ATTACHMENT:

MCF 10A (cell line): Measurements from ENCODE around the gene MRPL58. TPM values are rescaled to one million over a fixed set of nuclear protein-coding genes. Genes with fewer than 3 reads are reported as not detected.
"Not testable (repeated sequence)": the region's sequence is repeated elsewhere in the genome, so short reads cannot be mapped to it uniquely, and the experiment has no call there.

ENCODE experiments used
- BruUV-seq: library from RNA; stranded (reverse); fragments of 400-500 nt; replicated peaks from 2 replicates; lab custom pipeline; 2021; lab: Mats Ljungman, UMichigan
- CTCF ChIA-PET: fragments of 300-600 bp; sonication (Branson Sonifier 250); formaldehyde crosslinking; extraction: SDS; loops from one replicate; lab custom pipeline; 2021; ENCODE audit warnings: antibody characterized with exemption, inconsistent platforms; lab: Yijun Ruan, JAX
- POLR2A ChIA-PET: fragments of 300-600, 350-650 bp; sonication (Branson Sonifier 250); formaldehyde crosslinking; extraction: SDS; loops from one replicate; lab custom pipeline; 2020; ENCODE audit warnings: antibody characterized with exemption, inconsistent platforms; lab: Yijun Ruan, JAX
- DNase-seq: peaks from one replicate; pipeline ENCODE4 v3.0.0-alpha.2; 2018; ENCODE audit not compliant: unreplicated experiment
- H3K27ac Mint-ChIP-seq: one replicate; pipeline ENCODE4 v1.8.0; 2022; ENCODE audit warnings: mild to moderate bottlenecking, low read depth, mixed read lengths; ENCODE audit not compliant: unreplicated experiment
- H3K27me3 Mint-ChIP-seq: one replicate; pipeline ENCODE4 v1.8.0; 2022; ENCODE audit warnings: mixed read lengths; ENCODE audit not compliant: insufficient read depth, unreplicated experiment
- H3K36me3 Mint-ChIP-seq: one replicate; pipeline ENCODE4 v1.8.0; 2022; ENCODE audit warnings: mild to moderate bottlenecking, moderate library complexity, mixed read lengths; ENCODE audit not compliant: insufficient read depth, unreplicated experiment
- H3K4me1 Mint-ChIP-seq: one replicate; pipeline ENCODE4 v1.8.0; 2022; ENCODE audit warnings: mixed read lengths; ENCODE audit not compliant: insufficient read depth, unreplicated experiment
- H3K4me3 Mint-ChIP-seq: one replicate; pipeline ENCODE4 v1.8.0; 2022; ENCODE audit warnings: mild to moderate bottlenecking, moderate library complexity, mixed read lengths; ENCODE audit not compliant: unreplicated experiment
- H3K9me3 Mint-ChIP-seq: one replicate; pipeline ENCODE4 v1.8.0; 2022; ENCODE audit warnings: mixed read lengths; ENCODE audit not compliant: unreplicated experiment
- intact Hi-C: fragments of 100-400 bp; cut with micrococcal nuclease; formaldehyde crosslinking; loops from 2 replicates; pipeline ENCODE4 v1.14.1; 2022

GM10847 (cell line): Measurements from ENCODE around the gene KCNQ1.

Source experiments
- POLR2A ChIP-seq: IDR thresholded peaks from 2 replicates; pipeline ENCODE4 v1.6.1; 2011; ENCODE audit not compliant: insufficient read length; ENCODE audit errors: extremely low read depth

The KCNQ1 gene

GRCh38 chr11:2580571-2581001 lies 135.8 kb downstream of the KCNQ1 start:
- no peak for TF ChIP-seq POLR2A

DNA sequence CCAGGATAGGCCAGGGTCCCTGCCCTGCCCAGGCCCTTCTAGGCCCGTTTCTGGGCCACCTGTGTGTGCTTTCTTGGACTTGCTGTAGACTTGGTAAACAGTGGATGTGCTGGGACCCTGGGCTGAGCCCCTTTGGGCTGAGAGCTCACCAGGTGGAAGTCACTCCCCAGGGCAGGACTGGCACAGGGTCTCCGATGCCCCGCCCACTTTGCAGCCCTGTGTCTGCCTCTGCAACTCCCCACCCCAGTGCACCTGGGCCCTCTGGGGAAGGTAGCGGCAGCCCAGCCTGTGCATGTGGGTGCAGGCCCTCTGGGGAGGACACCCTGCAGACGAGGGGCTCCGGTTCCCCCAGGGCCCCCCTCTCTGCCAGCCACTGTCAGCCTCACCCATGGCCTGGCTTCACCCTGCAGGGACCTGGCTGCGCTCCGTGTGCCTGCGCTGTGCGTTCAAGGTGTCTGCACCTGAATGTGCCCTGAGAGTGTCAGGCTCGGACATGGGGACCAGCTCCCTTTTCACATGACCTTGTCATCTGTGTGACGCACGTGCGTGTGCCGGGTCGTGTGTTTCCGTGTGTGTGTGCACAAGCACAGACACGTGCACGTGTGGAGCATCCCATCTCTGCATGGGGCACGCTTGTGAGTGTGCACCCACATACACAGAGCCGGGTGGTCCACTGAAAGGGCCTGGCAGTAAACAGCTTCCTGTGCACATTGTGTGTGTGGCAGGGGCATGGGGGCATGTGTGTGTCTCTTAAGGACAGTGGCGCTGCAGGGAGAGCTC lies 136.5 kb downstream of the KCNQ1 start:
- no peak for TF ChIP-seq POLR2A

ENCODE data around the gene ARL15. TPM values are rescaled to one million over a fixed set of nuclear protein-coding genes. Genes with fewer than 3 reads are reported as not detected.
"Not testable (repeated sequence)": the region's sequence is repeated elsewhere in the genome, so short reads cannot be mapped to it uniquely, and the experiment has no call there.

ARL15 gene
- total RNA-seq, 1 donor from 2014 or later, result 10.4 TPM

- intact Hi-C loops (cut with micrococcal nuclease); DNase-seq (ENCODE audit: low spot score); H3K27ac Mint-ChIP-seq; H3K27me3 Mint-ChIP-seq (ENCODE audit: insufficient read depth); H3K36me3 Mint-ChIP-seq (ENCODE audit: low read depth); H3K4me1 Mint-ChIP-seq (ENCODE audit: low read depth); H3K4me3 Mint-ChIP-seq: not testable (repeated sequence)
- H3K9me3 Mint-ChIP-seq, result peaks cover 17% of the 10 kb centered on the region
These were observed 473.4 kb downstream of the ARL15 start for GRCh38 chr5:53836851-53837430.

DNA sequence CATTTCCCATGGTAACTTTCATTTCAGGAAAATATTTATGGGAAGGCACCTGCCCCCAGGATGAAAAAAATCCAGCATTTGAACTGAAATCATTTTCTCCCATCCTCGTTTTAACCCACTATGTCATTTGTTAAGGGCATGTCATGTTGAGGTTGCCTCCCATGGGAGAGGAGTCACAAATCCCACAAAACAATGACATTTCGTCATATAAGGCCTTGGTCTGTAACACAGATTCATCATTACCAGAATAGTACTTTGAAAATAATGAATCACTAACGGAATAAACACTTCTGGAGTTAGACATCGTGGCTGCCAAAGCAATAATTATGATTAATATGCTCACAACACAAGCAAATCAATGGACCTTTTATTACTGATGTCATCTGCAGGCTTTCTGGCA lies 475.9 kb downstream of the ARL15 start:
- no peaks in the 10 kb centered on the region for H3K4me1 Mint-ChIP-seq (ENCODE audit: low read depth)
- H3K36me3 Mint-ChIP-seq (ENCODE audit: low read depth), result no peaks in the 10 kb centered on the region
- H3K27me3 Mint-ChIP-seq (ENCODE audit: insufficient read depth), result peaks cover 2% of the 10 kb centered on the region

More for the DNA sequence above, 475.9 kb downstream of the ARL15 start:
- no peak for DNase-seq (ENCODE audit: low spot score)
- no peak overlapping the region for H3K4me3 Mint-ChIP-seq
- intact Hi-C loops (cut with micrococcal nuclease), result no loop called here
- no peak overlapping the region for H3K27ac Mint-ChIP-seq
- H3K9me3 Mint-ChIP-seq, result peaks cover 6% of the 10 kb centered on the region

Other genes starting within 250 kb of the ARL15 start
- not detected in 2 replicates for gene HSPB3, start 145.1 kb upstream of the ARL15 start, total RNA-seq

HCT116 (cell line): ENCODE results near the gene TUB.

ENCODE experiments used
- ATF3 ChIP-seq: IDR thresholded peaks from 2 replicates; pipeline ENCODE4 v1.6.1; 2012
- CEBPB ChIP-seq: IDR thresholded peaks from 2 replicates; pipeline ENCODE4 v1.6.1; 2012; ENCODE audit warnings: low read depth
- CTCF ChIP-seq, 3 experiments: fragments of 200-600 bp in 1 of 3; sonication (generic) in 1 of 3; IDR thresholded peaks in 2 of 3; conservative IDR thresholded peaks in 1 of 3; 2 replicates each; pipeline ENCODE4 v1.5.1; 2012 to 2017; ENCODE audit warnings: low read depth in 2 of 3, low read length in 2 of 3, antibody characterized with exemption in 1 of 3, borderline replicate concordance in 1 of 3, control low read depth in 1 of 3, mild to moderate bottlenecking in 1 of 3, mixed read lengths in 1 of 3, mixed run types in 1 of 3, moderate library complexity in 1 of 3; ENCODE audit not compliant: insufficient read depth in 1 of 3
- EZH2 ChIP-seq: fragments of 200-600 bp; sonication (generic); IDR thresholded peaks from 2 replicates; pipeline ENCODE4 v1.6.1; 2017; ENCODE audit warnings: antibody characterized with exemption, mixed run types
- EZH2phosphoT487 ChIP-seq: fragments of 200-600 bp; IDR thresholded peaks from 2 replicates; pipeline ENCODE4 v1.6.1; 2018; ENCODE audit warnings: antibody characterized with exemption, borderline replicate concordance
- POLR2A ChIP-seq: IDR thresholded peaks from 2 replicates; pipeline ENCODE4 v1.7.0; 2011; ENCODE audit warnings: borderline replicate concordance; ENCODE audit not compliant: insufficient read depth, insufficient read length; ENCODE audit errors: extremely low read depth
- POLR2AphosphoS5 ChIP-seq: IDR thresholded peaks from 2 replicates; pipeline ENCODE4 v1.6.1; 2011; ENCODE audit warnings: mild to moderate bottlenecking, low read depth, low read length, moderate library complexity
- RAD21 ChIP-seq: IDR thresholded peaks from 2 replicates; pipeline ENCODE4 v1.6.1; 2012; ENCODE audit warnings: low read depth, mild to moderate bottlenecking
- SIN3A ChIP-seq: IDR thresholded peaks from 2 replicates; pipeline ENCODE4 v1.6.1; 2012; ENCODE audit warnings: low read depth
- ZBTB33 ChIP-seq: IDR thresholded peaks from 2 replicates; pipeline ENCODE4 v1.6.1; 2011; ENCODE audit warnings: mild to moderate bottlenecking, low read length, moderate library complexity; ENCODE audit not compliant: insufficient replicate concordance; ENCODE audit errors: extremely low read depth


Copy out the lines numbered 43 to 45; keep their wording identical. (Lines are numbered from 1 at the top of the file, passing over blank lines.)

ENCODE experiments used
- ATF3 ChIP-seq: IDR thresholded peaks from 2 replicates; pipeline ENCODE4 v1.6.1; 2012
- CEBPB ChIP-seq: IDR thresholded peaks from 2 replicates; pipeline ENCODE4 v1.6.1; 2012; ENCODE audit warnings: low read depth